Denver-based artist Jonathan Saiz is confronting the idea that owning original art is only for the one-percenters with a unique concept. His six-sided kiosk, an “art vending machine” of sorts, will offer hundreds of his mini oil paintings to the public throughout the month of December. The hexagonal kiosk features six windows with different designs that display a single two-square inch painting. When someone takes one of the paintings, Saiz will replace the empty space with a new and original design. Each oil painting will be $20, but the purchaser is not allowed to give the money at the time they take the oil painting— instead, they will leave their email address and their promise to pay in the future. The experimental art vending machine is designed entirely by Saiz, but is made possible through the support and space at Understudy in the Colorado Convention Center.

Jonathan Saiz, Cori Anderson, 303 Magazine, Art Vending Machine Denver

One of the six windows.

The installation is titled Blue Chipped— a reference to a Blue Chip stock investment where art is highly commodified based on traits that may have nothing to do with the actual artistic value of the work. Blue Chipped is Saiz’s seedling idea for how to change the art market to favor the artists instead of investors, by directly connecting the artist with a wider audience. On all six sides of the vending machine, Saiz has personalized the clipboards that will provide the purchasers with a paper and pen to write their email addresses for future payment. It’s worth the time to read each of these clipboards, with short, biting quips that explain Saiz’s motivation for the piece.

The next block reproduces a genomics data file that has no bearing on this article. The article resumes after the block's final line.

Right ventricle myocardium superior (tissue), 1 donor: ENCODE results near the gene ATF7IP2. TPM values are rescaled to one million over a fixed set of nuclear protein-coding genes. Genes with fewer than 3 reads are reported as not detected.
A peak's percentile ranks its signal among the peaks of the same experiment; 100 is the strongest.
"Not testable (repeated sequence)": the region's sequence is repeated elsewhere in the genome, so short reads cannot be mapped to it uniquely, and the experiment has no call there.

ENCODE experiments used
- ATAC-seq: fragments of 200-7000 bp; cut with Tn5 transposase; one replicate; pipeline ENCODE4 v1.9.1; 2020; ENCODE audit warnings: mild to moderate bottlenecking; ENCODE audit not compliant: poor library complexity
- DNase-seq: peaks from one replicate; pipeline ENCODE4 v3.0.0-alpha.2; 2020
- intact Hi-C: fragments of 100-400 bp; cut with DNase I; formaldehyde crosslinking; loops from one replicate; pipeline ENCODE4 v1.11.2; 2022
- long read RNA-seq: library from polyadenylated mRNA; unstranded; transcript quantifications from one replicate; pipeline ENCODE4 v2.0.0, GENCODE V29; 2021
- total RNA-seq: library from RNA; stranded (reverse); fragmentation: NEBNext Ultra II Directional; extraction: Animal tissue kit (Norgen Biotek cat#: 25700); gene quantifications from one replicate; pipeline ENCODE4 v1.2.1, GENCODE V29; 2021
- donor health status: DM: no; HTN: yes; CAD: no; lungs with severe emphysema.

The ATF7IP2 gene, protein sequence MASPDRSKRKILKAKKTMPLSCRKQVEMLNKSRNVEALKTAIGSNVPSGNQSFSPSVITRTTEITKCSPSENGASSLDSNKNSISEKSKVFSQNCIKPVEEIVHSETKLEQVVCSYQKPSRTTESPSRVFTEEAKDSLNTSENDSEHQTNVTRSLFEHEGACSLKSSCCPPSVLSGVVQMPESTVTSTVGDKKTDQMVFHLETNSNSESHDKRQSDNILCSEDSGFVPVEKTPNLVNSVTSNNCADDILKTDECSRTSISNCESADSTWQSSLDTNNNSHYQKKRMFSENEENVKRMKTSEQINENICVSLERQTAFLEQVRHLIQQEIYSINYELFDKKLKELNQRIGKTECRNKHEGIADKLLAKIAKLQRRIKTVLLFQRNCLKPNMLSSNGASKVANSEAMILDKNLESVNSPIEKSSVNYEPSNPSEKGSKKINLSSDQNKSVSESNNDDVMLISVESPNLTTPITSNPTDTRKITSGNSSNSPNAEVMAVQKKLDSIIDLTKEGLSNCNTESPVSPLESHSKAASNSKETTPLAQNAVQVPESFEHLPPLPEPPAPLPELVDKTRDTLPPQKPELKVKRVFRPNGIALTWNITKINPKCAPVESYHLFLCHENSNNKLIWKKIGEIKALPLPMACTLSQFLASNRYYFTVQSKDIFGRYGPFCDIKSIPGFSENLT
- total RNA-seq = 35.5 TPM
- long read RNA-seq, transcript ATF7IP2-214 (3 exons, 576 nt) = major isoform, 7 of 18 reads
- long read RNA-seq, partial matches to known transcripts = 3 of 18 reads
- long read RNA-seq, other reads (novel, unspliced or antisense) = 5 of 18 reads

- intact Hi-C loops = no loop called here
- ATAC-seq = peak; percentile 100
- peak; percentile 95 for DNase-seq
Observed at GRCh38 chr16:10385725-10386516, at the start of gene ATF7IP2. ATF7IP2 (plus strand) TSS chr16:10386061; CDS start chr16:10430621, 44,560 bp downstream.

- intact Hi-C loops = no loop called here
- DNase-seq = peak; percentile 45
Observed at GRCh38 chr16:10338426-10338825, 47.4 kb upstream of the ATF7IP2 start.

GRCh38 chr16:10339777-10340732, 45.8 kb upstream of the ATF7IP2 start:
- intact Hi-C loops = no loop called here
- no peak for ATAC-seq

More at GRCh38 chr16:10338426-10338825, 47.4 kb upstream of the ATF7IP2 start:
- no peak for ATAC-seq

He was able to test this idea out at Leon Gallery this past year, when he priced his small oil paintings at $20 amidst his other works worth thousands of dollars and sold over 500 of the minis. “It showed me there was this collective hunger for approachable art that is still an investment,” Saiz explained, “even hundreds of dollars is a choice you have to make, whereas $20 is right at that Starbucks level.” In other words, people can justify a $20 original oil painting, but have trouble reaching further into their pockets for art with higher price tags.